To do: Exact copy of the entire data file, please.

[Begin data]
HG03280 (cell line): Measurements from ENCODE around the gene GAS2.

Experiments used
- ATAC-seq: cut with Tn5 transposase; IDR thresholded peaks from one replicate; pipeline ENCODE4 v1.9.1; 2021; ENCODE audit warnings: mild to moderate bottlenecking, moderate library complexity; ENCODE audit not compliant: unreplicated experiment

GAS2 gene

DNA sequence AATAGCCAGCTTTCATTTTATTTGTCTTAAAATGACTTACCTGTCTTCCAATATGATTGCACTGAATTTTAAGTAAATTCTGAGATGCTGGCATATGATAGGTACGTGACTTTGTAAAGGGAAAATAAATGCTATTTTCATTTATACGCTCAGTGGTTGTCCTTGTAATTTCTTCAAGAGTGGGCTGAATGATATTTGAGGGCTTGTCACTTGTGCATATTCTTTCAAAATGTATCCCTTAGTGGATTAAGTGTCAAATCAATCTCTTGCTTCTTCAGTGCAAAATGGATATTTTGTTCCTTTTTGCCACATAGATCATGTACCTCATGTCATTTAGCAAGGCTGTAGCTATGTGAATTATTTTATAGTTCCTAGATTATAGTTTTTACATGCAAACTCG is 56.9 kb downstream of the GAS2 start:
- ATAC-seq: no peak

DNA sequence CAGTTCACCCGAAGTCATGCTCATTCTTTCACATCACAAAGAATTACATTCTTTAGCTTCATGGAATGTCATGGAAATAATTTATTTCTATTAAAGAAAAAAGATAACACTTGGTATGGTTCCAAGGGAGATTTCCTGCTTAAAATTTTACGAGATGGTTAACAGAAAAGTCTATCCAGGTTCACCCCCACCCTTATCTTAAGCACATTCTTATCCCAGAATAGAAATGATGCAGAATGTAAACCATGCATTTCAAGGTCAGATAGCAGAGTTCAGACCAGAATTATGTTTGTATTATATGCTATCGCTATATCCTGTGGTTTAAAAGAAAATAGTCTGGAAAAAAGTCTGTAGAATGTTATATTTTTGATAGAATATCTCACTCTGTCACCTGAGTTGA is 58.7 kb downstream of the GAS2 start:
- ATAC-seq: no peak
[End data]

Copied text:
HG03280 (cell line): Measurements from ENCODE around the gene GAS2.

Experiments used
- ATAC-seq: cut with Tn5 transposase; IDR thresholded peaks from one replicate; pipeline ENCODE4 v1.9.1; 2021; ENCODE audit warnings: mild to moderate bottlenecking, moderate library complexity; ENCODE audit not compliant: unreplicated experiment

GAS2 gene

DNA sequence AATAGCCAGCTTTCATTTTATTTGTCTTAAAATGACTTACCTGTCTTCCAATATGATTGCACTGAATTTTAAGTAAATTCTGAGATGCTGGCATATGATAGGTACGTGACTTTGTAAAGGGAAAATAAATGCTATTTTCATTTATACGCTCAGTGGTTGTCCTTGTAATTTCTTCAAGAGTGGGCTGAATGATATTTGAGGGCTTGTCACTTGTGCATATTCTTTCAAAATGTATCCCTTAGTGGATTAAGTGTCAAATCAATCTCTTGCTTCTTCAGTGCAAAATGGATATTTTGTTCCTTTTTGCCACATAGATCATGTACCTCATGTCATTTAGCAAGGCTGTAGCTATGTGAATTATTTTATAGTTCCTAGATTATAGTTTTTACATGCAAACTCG is 56.9 kb downstream of the GAS2 start:
- ATAC-seq: no peak

DNA sequence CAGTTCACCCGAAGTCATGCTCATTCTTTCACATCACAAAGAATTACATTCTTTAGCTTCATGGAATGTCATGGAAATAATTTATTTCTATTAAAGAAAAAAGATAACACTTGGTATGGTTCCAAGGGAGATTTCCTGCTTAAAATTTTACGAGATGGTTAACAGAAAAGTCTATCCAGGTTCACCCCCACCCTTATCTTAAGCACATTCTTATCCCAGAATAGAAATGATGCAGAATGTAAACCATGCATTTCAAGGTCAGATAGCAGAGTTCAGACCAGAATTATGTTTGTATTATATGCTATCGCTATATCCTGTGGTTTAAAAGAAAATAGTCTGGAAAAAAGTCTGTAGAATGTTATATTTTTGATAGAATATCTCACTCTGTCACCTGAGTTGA is 58.7 kb downstream of the GAS2 start:
- ATAC-seq: no peak